“The whole weathering process is mediated by respiration,” Richter says—by plants taking in water and carbon dioxide and sunshine, breathing out oxygen into the air and, underground, breathing out carbon dioxide into the soil. “Roots, fungi, earthworms, bacteria. Carbon dioxide dissolves in water, creating carbonic acid, and that attacks minerals, interacts with fracture systems and groundwater.” A liberal-arts major to the core, Richter turns quickly to metaphor: “It’s really a beautiful pattern. CO2 builds up, and O2 is depleted because of respiration. The land is literally breathing.”
A professor in his master’s program likened soil to skin, the largest organ in the human body, but Richter likens soil to a treadmill—as the top layer erodes, the bottom layer is always building, and so minerals freed by weathering move their way up through the soil toward the surface. It can take a million years for it to move a meter or ten, but that’s the process. “It’s the bio-geo connection I’m interested in documenting,” Richter says. “It’s a very simple point, but I don’t think it’s very well appreciated at all.”
And the interdisciplinary nature of critical zone science helps make those connections. “I wouldn’t feel confident in a biology department,” he says, “but when you get a small group of people, and they’re motivated, they do stuff.” Soil people, biologists, geologists, chemists, physicists, modelers—whatever they take a notion to study, someone in the group will have a needed skill.
And anthropologists. Don’t forget anthropologists. Apart from all the bugs and the animals and the plants and the water, the energy budget and the carbon cycle, the critical zone includes the study of people. Nowhere are the people who play a role in the living history of the land itself more central than in the Calhoun Critical Zone Observatory, where the Tyger River flows and Richter looks for its stories.
“You have the people right in the middle of it,” says Richter. He tells a story of connecting with people at one of the tiny Baptist churches in the Calhoun. Walking near one of those churches, he met two men collecting trash, got to talking, and began getting information about the people in the area, the people in the cemetery, and even slaves buried in unmarked graves nearby. “You ask about the history of the church, and you’ve got a friend on your hands—and a repository of information.” He’s walked the terrain with people using dowsing rods to show him where they believed people were buried.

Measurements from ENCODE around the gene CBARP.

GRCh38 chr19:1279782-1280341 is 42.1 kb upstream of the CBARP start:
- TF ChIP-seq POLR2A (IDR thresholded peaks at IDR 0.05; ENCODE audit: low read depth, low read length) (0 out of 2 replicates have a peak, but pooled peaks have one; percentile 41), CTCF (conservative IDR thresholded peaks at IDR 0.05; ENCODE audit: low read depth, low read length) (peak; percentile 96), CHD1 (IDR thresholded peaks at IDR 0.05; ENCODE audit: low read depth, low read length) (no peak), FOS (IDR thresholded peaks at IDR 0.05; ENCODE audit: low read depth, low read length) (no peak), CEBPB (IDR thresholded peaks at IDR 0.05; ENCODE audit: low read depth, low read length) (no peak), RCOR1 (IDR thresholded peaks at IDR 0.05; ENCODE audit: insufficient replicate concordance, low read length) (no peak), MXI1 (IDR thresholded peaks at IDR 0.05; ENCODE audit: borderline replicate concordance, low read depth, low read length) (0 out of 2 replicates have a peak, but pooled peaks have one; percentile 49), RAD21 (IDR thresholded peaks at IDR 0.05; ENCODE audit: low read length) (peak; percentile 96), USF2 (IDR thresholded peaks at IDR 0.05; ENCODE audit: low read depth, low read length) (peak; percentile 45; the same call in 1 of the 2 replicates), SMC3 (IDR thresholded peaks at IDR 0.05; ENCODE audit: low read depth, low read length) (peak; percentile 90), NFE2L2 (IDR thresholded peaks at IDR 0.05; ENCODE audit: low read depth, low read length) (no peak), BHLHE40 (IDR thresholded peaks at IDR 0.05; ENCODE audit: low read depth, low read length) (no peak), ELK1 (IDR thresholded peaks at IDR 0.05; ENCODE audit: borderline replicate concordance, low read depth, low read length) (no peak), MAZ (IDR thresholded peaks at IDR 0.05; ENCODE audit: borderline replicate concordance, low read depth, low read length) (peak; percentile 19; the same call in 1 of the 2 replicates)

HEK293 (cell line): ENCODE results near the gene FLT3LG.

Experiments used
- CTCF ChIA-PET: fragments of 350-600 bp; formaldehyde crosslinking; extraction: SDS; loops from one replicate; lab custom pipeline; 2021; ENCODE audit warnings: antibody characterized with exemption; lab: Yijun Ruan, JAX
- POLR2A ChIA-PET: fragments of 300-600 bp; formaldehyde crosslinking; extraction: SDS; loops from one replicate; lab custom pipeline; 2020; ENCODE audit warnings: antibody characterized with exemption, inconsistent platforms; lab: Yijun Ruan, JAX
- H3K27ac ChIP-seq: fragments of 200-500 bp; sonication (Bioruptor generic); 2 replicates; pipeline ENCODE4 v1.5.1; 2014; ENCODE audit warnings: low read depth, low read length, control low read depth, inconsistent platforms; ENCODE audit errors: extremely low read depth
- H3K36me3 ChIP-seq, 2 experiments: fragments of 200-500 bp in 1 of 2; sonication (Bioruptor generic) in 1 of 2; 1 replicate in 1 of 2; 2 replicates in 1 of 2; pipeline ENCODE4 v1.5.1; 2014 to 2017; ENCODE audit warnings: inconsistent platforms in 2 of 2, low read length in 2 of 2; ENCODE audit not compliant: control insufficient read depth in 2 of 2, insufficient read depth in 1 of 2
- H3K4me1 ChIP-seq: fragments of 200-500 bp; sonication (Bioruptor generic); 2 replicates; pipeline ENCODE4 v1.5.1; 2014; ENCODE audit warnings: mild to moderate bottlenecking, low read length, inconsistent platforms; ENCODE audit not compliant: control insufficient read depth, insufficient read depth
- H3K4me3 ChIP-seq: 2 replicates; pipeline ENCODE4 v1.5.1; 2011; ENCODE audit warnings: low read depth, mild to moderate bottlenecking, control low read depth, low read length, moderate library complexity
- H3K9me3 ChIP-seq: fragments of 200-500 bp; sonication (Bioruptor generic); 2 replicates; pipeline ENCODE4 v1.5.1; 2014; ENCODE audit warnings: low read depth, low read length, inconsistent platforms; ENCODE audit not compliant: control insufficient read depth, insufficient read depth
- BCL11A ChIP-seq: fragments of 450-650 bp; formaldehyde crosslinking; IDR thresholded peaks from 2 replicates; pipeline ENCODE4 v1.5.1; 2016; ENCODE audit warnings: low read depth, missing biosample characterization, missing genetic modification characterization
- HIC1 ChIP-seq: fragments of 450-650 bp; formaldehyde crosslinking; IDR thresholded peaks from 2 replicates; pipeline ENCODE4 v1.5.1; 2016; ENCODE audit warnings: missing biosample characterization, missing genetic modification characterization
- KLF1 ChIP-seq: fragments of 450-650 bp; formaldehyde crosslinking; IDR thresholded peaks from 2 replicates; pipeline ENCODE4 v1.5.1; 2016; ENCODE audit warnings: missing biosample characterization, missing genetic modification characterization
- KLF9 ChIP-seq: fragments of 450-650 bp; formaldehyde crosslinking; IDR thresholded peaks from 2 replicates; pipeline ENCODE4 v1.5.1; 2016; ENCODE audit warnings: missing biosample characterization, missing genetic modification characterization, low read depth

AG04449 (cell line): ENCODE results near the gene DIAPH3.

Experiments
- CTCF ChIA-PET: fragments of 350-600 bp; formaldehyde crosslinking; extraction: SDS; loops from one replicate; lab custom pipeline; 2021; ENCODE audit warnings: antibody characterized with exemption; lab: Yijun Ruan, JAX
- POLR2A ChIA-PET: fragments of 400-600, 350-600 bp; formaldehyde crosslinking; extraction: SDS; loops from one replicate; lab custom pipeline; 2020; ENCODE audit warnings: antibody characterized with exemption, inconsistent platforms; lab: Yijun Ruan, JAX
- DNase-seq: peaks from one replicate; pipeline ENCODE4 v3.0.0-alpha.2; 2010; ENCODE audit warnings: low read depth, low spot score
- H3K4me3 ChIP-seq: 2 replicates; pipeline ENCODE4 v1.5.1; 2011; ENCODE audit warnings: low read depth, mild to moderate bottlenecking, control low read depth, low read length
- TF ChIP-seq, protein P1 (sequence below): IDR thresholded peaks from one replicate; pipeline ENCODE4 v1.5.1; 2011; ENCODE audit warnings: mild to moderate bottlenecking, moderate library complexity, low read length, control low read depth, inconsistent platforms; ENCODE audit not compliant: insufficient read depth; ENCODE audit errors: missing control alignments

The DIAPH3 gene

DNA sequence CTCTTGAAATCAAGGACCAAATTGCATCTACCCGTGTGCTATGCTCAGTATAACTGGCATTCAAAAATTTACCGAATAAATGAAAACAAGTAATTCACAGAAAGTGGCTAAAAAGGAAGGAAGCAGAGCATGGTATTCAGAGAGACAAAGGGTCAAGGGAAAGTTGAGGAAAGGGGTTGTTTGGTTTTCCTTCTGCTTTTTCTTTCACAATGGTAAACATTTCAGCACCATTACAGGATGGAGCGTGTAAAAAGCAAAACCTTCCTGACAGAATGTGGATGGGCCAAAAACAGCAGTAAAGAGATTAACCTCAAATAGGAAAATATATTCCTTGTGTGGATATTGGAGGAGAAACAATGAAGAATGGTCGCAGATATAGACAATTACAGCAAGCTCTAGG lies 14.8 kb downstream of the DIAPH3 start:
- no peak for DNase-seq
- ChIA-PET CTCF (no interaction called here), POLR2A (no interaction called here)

That kind of connection is fundamental to critical zone science. “We’re trying to capture that lived experience,” says Calhoun anthropologist Don Nelson, assistant professor of anthropology at the University of Georgia. “The way people think about their environment now. Get them to walk the landscape with us and talk about what they see.”
That personal information helps tie things together. Cook has mosaicked a series of aerial photographs from 1933, from when the U.S. government was buying the land to create the Sumter National Forest, from which the Calhoun was created. Grad student Zach Brecheisen Ph.D. ’18 georectified those joined photographs, and the resulting image can now be connected with data gathered in the field as well as LIDAR images of the soil. (LIDAR works like radar but uses light from a laser instead of radio waves.) Deed chains and census data can provide a lot of information about land-use history, but often that person walking along the road has information worth a month of calculation and research.
“It’s a time machine,” Richter says of the Calhoun and its riches. “We love that aspect.” And again, the people are at the center of that study. “They can help us interpret the landscape in ways the census alone won’t do,” Nelson says.
“Dan talks about the underlying hypothesis that drives the science,” Nelson goes on. “While everything looks pristine and lovely at the surface, the past land-use history has fundamentally changed the way the biogeochemistry and hydrology actually function.” With investigator Michael Coughlan, now a research associate at the University of Oregon, Nelson has published papers beyond biogeochemistry and how the Calhoun came to represent the “poorest piedmont conditions.” Their most recent paper addresses land-use history going back not just to those ruinous post-Civil War farmers but all the way back to Native Americans. “We have this general narrative that people ruined the environment: namely, sharecroppers,” Coughlan says. “But maybe European colonists did their slash and burn farming, and they started ruining the environment.”